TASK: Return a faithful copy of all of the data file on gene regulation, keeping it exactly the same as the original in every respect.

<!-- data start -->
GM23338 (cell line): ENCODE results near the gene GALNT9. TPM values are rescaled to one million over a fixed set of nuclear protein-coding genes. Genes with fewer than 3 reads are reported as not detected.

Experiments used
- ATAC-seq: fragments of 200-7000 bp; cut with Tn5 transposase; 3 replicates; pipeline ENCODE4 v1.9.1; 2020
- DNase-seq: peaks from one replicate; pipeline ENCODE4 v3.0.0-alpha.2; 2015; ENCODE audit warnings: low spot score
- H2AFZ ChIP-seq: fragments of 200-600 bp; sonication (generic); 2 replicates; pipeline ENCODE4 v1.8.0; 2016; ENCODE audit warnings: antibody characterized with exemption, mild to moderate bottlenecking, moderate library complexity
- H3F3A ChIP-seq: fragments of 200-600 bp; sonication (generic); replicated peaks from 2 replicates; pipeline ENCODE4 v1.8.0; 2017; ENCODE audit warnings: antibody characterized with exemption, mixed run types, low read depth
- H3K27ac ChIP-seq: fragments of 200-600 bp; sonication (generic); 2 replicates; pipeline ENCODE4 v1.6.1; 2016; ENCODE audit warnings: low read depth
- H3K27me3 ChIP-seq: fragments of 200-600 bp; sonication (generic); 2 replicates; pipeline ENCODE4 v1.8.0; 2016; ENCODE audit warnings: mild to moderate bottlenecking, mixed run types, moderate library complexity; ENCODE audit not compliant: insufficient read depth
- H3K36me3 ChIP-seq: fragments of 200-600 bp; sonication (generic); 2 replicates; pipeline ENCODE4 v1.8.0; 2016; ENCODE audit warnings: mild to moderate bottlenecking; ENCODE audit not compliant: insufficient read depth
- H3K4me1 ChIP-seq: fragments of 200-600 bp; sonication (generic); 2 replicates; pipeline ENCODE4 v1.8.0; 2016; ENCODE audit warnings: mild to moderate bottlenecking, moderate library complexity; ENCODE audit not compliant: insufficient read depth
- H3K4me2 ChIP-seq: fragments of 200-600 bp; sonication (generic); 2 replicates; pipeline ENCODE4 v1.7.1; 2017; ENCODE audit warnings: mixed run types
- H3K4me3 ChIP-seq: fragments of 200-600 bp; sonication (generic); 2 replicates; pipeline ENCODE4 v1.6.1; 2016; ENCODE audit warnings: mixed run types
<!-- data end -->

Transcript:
GM23338 (cell line): ENCODE results near the gene GALNT9. TPM values are rescaled to one million over a fixed set of nuclear protein-coding genes. Genes with fewer than 3 reads are reported as not detected.

Experiments used
- ATAC-seq: fragments of 200-7000 bp; cut with Tn5 transposase; 3 replicates; pipeline ENCODE4 v1.9.1; 2020
- DNase-seq: peaks from one replicate; pipeline ENCODE4 v3.0.0-alpha.2; 2015; ENCODE audit warnings: low spot score
- H2AFZ ChIP-seq: fragments of 200-600 bp; sonication (generic); 2 replicates; pipeline ENCODE4 v1.8.0; 2016; ENCODE audit warnings: antibody characterized with exemption, mild to moderate bottlenecking, moderate library complexity
- H3F3A ChIP-seq: fragments of 200-600 bp; sonication (generic); replicated peaks from 2 replicates; pipeline ENCODE4 v1.8.0; 2017; ENCODE audit warnings: antibody characterized with exemption, mixed run types, low read depth
- H3K27ac ChIP-seq: fragments of 200-600 bp; sonication (generic); 2 replicates; pipeline ENCODE4 v1.6.1; 2016; ENCODE audit warnings: low read depth
- H3K27me3 ChIP-seq: fragments of 200-600 bp; sonication (generic); 2 replicates; pipeline ENCODE4 v1.8.0; 2016; ENCODE audit warnings: mild to moderate bottlenecking, mixed run types, moderate library complexity; ENCODE audit not compliant: insufficient read depth
- H3K36me3 ChIP-seq: fragments of 200-600 bp; sonication (generic); 2 replicates; pipeline ENCODE4 v1.8.0; 2016; ENCODE audit warnings: mild to moderate bottlenecking; ENCODE audit not compliant: insufficient read depth
- H3K4me1 ChIP-seq: fragments of 200-600 bp; sonication (generic); 2 replicates; pipeline ENCODE4 v1.8.0; 2016; ENCODE audit warnings: mild to moderate bottlenecking, moderate library complexity; ENCODE audit not compliant: insufficient read depth
- H3K4me2 ChIP-seq: fragments of 200-600 bp; sonication (generic); 2 replicates; pipeline ENCODE4 v1.7.1; 2017; ENCODE audit warnings: mixed run types
- H3K4me3 ChIP-seq: fragments of 200-600 bp; sonication (generic); 2 replicates; pipeline ENCODE4 v1.6.1; 2016; ENCODE audit warnings: mixed run types